from there should begin the following week. If you’re up that way, it’s worth taking a look at the size
differential between the preexisting culvert and the new one going in, and to look at the stone piles and try to
imagine in your mind the headwall that will be composed of them. Some pieces of especially good length are

there that should tie that wall back into the bank especially well. Weather-permitting, AJ thinks the project
could be completed in as little as two weeks.

(2) Our road crew is building. Under the guidance of AJ and Road Commissioner Jesse Lambert, a full crew
will be in place by August 21st. The plan is to start picking off the smaller FEMA permanent repairs with the
new well-qualified crew. You’re likely to see AJ and Jesse out helping out, too, where needed. And hard to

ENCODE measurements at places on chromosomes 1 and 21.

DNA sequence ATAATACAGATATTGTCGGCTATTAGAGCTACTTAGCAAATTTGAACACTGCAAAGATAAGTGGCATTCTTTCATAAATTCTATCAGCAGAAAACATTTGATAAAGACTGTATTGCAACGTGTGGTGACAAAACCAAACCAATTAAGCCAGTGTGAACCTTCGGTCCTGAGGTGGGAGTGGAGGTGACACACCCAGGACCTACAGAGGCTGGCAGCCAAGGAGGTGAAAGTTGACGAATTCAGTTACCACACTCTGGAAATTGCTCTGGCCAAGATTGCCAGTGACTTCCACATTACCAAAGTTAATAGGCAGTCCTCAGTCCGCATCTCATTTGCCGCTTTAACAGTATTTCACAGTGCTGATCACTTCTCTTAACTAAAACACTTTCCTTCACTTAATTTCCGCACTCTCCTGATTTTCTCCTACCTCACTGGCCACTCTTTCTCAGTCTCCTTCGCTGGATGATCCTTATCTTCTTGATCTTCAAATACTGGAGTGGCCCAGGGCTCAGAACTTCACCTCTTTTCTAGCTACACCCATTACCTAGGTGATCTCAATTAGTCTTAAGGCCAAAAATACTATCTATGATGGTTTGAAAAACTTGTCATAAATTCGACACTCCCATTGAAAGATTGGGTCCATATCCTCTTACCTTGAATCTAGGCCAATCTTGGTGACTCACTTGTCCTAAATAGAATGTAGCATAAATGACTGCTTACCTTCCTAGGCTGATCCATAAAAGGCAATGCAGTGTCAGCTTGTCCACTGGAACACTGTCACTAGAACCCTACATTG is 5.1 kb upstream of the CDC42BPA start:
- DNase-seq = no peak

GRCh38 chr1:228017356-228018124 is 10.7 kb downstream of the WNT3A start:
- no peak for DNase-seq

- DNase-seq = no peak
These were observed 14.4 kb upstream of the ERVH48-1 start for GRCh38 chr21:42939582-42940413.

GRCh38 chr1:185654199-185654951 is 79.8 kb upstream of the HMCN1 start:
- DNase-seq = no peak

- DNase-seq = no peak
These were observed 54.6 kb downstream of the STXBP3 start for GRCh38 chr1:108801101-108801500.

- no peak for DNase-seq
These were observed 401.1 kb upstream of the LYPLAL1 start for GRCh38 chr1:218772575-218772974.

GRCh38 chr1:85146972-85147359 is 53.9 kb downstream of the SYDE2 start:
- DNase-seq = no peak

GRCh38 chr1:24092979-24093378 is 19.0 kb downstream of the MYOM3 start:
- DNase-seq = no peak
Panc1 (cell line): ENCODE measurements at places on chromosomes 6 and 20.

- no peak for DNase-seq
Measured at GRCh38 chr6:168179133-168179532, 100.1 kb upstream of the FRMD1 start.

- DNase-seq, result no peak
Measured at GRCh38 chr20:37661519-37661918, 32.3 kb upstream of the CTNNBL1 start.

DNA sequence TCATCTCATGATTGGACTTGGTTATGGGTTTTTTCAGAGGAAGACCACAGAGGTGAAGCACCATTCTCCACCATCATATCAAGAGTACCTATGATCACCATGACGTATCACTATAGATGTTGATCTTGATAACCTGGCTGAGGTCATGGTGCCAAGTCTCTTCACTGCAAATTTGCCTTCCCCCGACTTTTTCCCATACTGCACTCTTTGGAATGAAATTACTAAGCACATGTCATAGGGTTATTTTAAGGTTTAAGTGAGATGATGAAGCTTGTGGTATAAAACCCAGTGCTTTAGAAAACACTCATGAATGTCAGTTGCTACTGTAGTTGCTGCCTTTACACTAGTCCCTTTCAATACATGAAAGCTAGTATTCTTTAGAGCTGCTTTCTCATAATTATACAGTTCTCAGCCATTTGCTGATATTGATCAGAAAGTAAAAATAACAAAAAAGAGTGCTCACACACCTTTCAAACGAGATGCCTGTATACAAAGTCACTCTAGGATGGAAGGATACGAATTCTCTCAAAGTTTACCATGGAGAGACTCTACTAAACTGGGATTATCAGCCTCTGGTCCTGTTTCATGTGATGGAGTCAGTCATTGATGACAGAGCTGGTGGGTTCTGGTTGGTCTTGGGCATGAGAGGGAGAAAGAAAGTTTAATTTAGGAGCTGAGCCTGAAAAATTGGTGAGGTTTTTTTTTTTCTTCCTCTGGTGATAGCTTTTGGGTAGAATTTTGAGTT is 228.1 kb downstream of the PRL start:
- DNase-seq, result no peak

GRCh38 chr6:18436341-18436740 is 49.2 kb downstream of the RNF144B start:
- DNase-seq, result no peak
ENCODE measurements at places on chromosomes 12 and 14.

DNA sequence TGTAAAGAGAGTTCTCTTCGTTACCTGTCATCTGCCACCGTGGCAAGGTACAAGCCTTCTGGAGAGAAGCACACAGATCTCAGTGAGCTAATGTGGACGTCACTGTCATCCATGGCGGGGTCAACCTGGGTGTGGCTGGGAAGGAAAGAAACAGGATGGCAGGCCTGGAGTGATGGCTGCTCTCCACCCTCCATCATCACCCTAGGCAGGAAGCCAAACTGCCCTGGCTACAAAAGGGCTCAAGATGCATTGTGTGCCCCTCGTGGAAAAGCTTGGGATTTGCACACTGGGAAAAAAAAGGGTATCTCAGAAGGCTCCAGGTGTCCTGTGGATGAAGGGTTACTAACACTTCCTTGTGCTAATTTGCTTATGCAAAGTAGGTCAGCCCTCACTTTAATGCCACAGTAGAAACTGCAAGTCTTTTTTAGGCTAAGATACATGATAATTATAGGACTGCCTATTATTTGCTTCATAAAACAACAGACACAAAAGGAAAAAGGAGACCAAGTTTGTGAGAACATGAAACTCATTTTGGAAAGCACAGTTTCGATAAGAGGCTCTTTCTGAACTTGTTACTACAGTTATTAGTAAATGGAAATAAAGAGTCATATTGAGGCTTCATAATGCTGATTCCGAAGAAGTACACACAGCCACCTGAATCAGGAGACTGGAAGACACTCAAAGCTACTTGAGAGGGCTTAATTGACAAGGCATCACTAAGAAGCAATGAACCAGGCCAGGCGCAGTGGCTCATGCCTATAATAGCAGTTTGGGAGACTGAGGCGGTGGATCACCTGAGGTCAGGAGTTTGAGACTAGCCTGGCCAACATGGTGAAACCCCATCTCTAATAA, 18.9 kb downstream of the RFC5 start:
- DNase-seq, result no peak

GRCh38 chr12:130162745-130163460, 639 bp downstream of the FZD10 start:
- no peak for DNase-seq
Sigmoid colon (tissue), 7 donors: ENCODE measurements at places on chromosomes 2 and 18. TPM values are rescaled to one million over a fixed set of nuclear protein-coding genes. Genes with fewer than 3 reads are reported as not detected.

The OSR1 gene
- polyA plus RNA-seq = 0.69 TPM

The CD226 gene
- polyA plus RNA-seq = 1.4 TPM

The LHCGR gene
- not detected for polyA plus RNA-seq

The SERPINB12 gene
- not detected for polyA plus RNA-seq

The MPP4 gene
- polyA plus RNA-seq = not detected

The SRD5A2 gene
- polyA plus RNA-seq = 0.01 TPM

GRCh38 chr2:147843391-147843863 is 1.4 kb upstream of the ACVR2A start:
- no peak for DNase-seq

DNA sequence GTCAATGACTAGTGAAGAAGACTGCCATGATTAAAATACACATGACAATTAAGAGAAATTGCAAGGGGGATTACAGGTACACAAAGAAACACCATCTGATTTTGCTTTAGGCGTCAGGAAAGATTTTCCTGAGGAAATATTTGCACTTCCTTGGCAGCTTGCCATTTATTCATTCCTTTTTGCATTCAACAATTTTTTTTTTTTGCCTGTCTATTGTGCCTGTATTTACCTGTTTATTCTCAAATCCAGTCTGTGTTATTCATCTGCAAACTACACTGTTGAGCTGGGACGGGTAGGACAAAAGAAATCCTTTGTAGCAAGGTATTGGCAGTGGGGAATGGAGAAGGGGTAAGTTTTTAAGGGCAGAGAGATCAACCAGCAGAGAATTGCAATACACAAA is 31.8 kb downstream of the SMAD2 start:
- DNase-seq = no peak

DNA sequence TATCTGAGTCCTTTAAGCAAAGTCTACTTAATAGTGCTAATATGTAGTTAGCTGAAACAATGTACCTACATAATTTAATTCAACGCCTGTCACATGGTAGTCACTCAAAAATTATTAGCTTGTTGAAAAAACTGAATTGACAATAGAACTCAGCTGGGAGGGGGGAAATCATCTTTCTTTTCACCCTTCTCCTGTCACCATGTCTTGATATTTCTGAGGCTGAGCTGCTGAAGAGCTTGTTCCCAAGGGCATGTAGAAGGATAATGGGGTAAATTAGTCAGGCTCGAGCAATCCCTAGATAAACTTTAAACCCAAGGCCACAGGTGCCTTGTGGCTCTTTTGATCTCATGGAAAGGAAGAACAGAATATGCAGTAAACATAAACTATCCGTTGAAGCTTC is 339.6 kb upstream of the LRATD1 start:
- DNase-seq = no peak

imagine a more opportune time for Elwin, with his skill and wealth of town road knowledge, back on the
routes, keeping an eye on the soft spots, the sides prone to washing out after a hard rain, and keeping the
main class twos in good summer-graded condition. I’ll try to catch up with Elwin, and Mike and Owen as well
to give a little look in to their specific jobs in future postings.

(3) In addition to continuing to collect documents, studies, permits, invoices, and load slips for each road site,
our work with FEMA should be heading into a new phase shortly. Our application for Public Assistance has
been submitted and is pending acceptance, and Sheila is working to get a rough picture estimate from the
VTrans representative that toured our most damaged roads in the early morning of the 17th, with her, AJ,
and our State Represenative, Carl Demrow.

A road report looking back at last week and forward to this one, coming by Friday. after that, will try to get these out regularly on
Ben Tiefenthaler
FEMA administrator